The book publishing industry has been criticized for many years for its lack of diversity—not just in terms of personnel but also in terms of the titles it publishes. Only within the past five years have real changes come about, spearheaded by a March 2014 op-ed in the New York Times written by Walter Dean Myers, “Where Are the People of Color in Literature?,” which called out the industry for not publishing books featuring characters with whom children of color can identify.

Myers’s editorial was amplified by grassroots organizations and concerned individuals using social media to bring attention to the issue, as well as to connect publishers with new voices from under-represented communities. The groundswell of support for diverse literature has resulted in an upward trend during the past five years in the number of people of color publishing children’s books, and in the number of children’s books about people of color.

According to the Cooperative Children’s Book Center at the University of Wisconsin, of 3,200 books received by it in 2013, 226 were written by people of color, while 255 were about people of color. In contrast, in 2018, of 3,500 books received, 689 were written by people of color, while 920 books were about people of color. Thus, since 2013, there has been a 13% increase in books published by people of color and an almost 20% increase in books published about people of color.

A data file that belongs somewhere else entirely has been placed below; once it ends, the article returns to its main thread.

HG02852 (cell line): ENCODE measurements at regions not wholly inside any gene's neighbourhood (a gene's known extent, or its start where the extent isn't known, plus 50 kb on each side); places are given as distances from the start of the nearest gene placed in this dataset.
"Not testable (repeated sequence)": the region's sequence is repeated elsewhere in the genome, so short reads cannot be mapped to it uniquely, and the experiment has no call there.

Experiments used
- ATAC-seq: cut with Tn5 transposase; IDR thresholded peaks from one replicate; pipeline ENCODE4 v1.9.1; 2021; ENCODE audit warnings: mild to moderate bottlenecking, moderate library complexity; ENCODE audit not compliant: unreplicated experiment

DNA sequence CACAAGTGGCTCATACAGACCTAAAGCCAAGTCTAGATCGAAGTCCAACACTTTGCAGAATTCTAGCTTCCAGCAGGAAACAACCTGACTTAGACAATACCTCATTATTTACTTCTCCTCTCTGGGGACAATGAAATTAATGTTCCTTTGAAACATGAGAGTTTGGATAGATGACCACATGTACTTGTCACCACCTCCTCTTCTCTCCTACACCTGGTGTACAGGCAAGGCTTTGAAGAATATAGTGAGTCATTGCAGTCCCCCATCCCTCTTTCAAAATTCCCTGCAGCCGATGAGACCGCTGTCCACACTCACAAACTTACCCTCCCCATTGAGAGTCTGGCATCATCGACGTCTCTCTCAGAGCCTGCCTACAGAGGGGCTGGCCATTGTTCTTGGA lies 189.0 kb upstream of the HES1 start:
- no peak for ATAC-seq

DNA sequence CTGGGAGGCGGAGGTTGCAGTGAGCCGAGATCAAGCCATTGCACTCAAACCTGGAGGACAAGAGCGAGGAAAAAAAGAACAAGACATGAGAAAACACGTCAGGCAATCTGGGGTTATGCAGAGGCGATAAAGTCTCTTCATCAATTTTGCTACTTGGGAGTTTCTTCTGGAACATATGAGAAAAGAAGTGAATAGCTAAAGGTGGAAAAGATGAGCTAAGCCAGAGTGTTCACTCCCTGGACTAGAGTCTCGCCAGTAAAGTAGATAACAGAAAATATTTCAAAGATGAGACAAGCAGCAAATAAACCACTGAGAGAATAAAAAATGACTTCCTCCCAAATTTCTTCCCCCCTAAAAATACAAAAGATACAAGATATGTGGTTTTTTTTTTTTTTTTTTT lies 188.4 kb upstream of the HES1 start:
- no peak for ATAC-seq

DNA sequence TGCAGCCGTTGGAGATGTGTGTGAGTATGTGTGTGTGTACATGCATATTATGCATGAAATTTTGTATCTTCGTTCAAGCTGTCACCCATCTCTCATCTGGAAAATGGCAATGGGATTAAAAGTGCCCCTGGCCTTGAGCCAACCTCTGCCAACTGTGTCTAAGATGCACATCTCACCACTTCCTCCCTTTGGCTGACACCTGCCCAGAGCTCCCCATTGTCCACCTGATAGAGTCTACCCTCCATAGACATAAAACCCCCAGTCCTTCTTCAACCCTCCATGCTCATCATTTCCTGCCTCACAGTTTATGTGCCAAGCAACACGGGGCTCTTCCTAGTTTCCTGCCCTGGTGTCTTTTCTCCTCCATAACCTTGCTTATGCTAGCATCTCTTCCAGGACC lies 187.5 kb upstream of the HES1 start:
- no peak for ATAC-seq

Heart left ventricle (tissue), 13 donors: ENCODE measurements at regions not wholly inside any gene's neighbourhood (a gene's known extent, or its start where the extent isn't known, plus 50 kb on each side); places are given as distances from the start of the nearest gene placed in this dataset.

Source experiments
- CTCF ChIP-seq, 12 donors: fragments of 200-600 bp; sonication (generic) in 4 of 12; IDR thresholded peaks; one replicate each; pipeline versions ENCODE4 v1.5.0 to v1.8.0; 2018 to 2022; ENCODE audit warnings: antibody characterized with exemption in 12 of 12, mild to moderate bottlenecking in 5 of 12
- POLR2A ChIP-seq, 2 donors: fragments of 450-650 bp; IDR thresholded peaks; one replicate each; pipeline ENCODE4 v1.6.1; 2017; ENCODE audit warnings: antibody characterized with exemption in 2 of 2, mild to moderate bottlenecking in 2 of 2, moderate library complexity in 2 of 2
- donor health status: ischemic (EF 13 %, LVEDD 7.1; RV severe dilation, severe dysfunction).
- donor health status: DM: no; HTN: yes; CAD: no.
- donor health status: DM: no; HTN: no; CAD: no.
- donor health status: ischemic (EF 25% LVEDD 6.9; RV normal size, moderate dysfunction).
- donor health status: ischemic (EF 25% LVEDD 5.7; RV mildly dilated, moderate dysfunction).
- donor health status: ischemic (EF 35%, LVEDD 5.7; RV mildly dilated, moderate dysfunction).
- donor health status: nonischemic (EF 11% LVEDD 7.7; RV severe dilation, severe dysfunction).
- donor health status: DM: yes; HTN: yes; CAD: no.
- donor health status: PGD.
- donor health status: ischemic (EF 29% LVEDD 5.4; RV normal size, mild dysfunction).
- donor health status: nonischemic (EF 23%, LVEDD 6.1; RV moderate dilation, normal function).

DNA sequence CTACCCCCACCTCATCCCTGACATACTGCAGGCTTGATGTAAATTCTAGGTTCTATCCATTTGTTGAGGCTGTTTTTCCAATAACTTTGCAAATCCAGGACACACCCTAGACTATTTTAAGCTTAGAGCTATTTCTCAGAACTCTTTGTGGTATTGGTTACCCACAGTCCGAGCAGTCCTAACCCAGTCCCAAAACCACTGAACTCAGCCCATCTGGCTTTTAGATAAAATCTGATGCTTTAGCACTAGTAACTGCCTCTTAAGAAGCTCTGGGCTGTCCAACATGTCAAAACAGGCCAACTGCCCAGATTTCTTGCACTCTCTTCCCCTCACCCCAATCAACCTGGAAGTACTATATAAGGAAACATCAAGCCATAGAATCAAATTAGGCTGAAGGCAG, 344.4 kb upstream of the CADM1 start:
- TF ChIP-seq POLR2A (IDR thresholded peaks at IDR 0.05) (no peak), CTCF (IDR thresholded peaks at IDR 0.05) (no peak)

Not only are more books about people of color being published but some are landing in the marketplace with a splash. For example, Angie Thomas’s debut YA novel, The Hate U Give (which, according to the author, was prompted by the Black Lives Matter movement), has sold two million units since its release in early 2017, spent 98 weeks on the New York Times young adult hardcover bestseller list (64 of those weeks in the top spot), and was made into a movie. Thomas’s debut went to auction with 13 houses in competition, which is an unusually high number, but the fact that multiple publishers competed for it is not surprising. A number of the 10 agents PW spoke with for this piece reported auctions for debuts by writers from underrepresented communities who, like Thomas, were discovered via social media.

The #WeNeedDiverseBooks hashtag appeared on Twitter six weeks after Myers’s pivotal op-ed ran in the Times, and the nonprofit organization We Need Diverse Books was founded that summer. WNDB has had, agents say, an extraordinary impact upon the steady growth in the number of diverse books being published. It has effectively advocated for more people of color entering the publishing industry by sponsoring an internship program, and it also has encouraged publishers to take chances on publishing and promoting diverse books by sponsoring a mentorship program for authors and illustrators, as well as an annual awards program for established writers as well as for emerging voices.